Jane Seymour was Queen of England from 1536 to 1537 as the third wife of King Henry VIII. She succeeded Anne Boleyn as queen consort following the latter's execution in May 1536. She died of postnatal complications less than two weeks after the birth of her only child, a son who became King Edward VI. She was the only one of Henry's wives to receive a queen's funeral, and his only consort to be buried beside him in St George's Chapel, Windsor Castle.
Lady Jane Grey, also known as Lady Jane Dudley and as "the Nine Days' Queen", was an English noblewoman and de facto Queen of England and Ireland from 10 July until 19 July 1553.
During her five-year reign, Mary had over 280 religious dissenters burned at the stake in the Marian persecutions. After Mary's death in 1558, her re-establishment of Roman Catholicism was reversed by her younger half-sister and successor Elizabeth I, daughter of Henry and Anne Boleyn, at the beginning of the 45-year Elizabethan era.
Death by burning is an execution method involving killing through the effects of combustion or exposure to extreme heat. It has a long history as a form of capital punishment, and many societies have employed it for activities considered criminal such as treason, rebellious actions by slaves, heresy, witchcraft, arson, and sexual transgressions such as incest or homosexuality.
The Elizabethan Religious Settlement, which was made during the reign of Elizabeth I, was a response to the religious divisions in England during the reigns of Henry VIII, Edward VI, Lady Jane Grey, and Mary I. This response, sometimes called the Revolution of 1559, was set out in two acts of by the Parliament of England. First, the Act of Supremacy of 1558 re-established the Church of England's independence from Rome, with the Parliament of England conferring on Elizabeth the title Supreme Governor of the Church of England. Second, the Act of Uniformity of 1559 re-introduced the 1552 Book of Common Prayer which contained the liturgical services of the church with some modifications in a more Catholic direction. The modifications covered the doctrine of the Real Presence; permission to use the traditional Mass vestments other articles of clergy dress in accordance with the Ornaments Rubric of 1549 and liturgical furniture The Book of Common Prayer became the standard for Anglicanism, and Anglicanism came to see its identity mainly in liturgy and institutional continuity rather than in a systematic or doctrinal school, or confessional theology. Anglicanism also identified, to a lesser extent, with the Thirty-Nine Articles, which sought to navigate a middle way between Roman Catholicism, Continental Protestantism and radical sects.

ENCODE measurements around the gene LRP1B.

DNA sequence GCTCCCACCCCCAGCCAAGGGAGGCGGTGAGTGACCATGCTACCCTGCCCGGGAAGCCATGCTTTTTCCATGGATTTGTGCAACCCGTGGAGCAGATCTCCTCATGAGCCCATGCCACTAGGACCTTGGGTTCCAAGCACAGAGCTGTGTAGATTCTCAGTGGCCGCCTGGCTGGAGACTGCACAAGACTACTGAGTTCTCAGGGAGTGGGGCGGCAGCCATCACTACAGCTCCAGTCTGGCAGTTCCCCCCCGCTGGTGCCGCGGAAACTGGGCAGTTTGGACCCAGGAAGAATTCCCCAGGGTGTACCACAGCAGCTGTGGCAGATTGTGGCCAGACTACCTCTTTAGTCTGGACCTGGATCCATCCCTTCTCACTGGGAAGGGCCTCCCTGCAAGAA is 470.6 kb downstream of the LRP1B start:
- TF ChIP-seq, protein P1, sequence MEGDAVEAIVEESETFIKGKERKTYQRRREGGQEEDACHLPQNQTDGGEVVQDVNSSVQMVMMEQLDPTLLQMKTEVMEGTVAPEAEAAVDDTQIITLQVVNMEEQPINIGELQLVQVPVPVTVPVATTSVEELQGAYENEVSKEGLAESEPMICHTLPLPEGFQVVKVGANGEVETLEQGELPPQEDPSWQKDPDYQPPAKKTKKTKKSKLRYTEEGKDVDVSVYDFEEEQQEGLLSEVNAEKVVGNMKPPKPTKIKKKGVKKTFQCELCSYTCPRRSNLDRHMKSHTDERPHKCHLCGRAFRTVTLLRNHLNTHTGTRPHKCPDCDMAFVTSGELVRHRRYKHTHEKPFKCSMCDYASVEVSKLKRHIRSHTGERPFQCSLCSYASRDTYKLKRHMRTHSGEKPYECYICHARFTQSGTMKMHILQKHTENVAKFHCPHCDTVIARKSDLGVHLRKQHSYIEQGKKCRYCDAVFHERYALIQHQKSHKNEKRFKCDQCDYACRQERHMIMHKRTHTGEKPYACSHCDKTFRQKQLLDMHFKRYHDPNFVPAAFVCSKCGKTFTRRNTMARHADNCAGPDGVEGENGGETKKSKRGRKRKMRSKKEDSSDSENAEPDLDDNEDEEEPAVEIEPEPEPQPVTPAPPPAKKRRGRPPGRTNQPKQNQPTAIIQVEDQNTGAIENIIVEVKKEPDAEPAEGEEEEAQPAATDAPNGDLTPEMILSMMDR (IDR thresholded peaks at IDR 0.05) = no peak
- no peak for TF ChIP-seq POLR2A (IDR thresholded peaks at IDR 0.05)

Elizabeth I was Queen of England and Ireland from 17 November 1558 until her death on 24 March 1603. Sometimes called The Virgin Queen, Gloriana or Good Queen Bess, Elizabeth was the last of the five monarchs of the House of Tudor.
Mary was born on 18 February 1516 at the Palace of Placentia in Greenwich, England. She was the only child of King Henry VIII and his first wife Catherine of Aragon to survive infancy. Her mother had suffered many miscarriages.Before Mary's birth, four previous pregnancies had resulted in a stillborn daughter and three short-lived or stillborn sons, including Henry, Duke of Cornwall.
The Palace of Placentia was an English Royal Palace built by Humphrey, Duke of Gloucester, in 1443, in Greenwich, on the banks of the River Thames, downstream from London. It was demolished by Charles II in 1660, to make way for a new palace. Nearly 40 years later, the Greenwich Hospital was built on the spot instead.
Henry, Duke of Cornwall, was the first child of King Henry VIII of England and his first wife, Catherine of Aragon, and though his birth was celebrated as that of the heir apparent, he died within weeks. His death and Henry VIII's failure to produce another surviving male heir with Catherine led to succession and marriage crises that affected the relationship between the English church and Roman Catholicism, giving rise to the English Reformation.
Mary was baptised into the Catholic faith at the Church of the Observant Friars in Greenwich three days after her birth.Her godparents included Lord Chancellor Thomas Wolsey; her great-aunt Catherine of York, Countess of Devon; and Agnes Howard, Duchess of Norfolk. Henry VIII's cousin once removed, Margaret Pole, Countess of Salisbury, stood sponsor for Mary's confirmation, which was held immediately after the baptism. The following year, Mary became a godmother herself when she was named as one of the sponsors of her cousin Frances Brandon. In 1520, the Countess of Salisbury was appointed Mary's governess. Sir John Hussey, later Lord Hussey, was her chamberlain from 1530, and his wife, Lady Anne, daughter of George Grey, 2nd Earl of Kent, was one of Mary's attendants.